Can the iPad 3 Kill Tablet Contracts?

The iPad 2 sold more tablets in the last 90 days of 2011 than all Android tablets currently activated by Google. There are a number of reasons that the iPad has won over consumers, but one of the biggest reasons has been the lack of any contract.

The iPad has never come with a contract, just a $130 price premium for the 3G model. If the iPad 3 has 4G LTE connectivity, could it force Verizon and Android tablets to kill off contracts and offer better month to month pricing?

Read: Apple’s iPad 3 Event: What You Should Expect

This week we saw numerous Android tablets announced at Mobile World Congress 2012, and Verizon announced the availability of the Samsung Galaxy Tab 7.7. All of this days before Apple announced the iPad 3 event, which takes place on March 7th in San Francisco.

Tablet Contracts Aren’t Good For Android

Galaxy tab 7.7While the Samsung Galaxy Tab 7.7 looks like an awesome tablet, the pricing completely kills the deal for the average consumer. On one hand, Android tablets are coming closer to the iPad’s starting price of $499, but too many of them come with contracts that kill the deal.

The Samsung Galaxy Tab 7.7 is $499 on contract, but you must also factor in the $720 in data fees for the term of your contract, which would leave you with enough money to buy a WiFi only iPad 3 and a iPad 3 WiFi+4G, assuming iPad 3 prices stay the same.

And that’s using the cheapest monthly plan. Based on the recent Verizon retail experiences of friends and family, I’d bet many new tablet owners walk out of Verizon with more data than they need.

Android is great and all, but to the average consumer and business user it doesn’t offer a premium over the iPad. Even if you compare the $699 off contract price of the Droid XYBOARD 10.1, which allows you to use it without a contract, most users won’t pay $70 more. Not even the stylus is enough to draw in the average consumer.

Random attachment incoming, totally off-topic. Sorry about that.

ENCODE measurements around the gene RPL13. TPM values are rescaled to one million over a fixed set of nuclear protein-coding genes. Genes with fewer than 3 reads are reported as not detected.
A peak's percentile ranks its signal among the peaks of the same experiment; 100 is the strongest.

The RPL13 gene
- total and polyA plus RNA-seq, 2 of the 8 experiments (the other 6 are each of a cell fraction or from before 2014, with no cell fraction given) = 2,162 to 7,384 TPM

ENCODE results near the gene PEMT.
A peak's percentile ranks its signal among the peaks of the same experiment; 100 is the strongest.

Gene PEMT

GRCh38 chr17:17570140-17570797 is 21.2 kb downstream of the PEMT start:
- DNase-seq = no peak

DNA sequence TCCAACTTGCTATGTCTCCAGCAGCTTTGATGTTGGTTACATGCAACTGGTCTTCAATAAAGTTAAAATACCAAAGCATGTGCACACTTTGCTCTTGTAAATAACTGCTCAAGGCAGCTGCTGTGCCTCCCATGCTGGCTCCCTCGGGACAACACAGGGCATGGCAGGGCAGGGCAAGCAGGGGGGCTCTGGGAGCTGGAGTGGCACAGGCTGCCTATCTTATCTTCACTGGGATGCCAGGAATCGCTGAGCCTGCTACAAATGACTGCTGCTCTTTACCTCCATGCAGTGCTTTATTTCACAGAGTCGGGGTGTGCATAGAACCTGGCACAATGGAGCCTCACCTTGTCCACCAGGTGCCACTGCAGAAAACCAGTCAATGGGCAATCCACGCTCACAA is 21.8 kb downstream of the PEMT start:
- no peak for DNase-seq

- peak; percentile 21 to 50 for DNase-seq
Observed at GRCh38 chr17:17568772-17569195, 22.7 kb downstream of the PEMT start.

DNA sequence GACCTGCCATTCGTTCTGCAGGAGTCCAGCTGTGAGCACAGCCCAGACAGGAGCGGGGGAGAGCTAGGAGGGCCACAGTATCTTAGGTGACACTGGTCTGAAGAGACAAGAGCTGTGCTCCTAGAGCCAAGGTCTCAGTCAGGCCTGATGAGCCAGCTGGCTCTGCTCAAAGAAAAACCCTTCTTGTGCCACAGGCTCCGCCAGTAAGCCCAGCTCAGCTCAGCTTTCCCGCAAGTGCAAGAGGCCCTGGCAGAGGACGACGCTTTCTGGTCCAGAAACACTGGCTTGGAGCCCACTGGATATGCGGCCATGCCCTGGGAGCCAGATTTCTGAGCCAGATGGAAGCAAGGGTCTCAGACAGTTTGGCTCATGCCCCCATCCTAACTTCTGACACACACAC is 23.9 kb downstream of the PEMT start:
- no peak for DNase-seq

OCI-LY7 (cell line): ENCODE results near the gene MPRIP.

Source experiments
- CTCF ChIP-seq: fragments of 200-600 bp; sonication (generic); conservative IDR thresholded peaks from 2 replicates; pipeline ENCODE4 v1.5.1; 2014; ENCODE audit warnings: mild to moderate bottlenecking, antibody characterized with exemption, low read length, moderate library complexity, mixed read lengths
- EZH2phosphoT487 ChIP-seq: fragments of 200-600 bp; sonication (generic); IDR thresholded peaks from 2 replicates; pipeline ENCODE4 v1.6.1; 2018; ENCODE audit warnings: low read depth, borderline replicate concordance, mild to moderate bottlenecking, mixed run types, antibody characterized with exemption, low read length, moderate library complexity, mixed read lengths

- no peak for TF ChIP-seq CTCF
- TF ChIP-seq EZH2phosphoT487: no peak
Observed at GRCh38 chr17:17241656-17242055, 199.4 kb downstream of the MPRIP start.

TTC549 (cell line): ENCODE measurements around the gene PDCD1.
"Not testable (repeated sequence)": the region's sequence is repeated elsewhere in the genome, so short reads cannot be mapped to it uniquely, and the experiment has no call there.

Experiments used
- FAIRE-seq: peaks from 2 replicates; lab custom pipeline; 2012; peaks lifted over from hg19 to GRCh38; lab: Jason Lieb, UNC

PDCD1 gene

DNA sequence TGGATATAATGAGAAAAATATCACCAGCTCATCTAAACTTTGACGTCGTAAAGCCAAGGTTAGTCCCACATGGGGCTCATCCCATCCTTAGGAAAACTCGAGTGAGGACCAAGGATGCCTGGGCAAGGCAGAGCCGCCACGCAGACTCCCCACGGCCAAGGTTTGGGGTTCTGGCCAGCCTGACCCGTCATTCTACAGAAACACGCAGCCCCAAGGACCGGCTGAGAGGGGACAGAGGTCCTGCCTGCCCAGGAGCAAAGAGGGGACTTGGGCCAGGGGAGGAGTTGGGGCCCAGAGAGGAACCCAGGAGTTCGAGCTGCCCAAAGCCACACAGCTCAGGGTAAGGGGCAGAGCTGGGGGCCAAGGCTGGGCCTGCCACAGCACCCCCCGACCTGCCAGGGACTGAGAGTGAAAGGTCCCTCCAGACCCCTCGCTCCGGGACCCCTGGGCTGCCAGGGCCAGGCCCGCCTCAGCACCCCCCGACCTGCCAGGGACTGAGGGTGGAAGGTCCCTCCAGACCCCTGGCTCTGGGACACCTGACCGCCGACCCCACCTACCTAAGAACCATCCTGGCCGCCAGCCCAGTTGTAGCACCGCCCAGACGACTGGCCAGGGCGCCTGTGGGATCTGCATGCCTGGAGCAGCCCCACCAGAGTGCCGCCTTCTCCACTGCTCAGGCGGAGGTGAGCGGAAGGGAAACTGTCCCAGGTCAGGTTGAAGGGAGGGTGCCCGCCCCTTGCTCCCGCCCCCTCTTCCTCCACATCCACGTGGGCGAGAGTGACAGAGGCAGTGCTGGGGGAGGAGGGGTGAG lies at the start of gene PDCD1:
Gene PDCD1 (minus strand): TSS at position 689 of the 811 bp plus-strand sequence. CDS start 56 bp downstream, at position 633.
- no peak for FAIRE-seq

Kevin C. Tofel at GigaOm called for tablets on contract to be abolished this week, highlighting many of the reasons that tablets on contracts don’t work. In addition to price, Tofel hits the nail on the head calling out the lack of family data plans and the fact that most consumers already have tablet features and a mobile hotspot on their smartphones.

contractHonestly, shouldn’t I be able to buy a bucket of data for all my mobile devices to share? I can already do it with minutes and so far Time Warner isn’t charging me an extra fee for every WiFi device I have at home (or I would be broke).

On Google+, there’s a healthy discussion going on about tablets being sold on contract, and that’s where the best point of all is. Yes, there are people who will buy the Galaxy Tab 7.7 off contract or who do want the contract, but that’s a very limited number of people.

I certainly don’t hear readers clamoring to lock in a tablet for two years when Samsung announces a new tablet every other month and major upgrades happen at least every year.

Because of all these factors, many consumers don’t consider the best Android tablets available, which gives the iPad less real competition. I know I don’t want to live in a one tablet world. Competition drives innovation, and without it we’ll see lackluster features and tablets.

Can the iPad 3 Kill Contracts?

One of the most pervasive rumors about the iPad 3 is that it will come in a iPad WiFi + 4G model, a first for an Apple product.

Assuming the iPad 3 price remains the same with 4G LTE, it will be the most affordable off contract 4G LTE tablet Verizon offers, and will put incredible pressure on Verizon and Android tablet manufacturers to offer cheaper, off contract tablets.

I don’t expect to see this happen overnight, but with 4G LTE the iPad 3 has a chance at tuning the Android tablet table in favor of the consumer.

Would you be more likely to buy an Android tablet if it didn’t have a 2 year contract?

Contract Photo via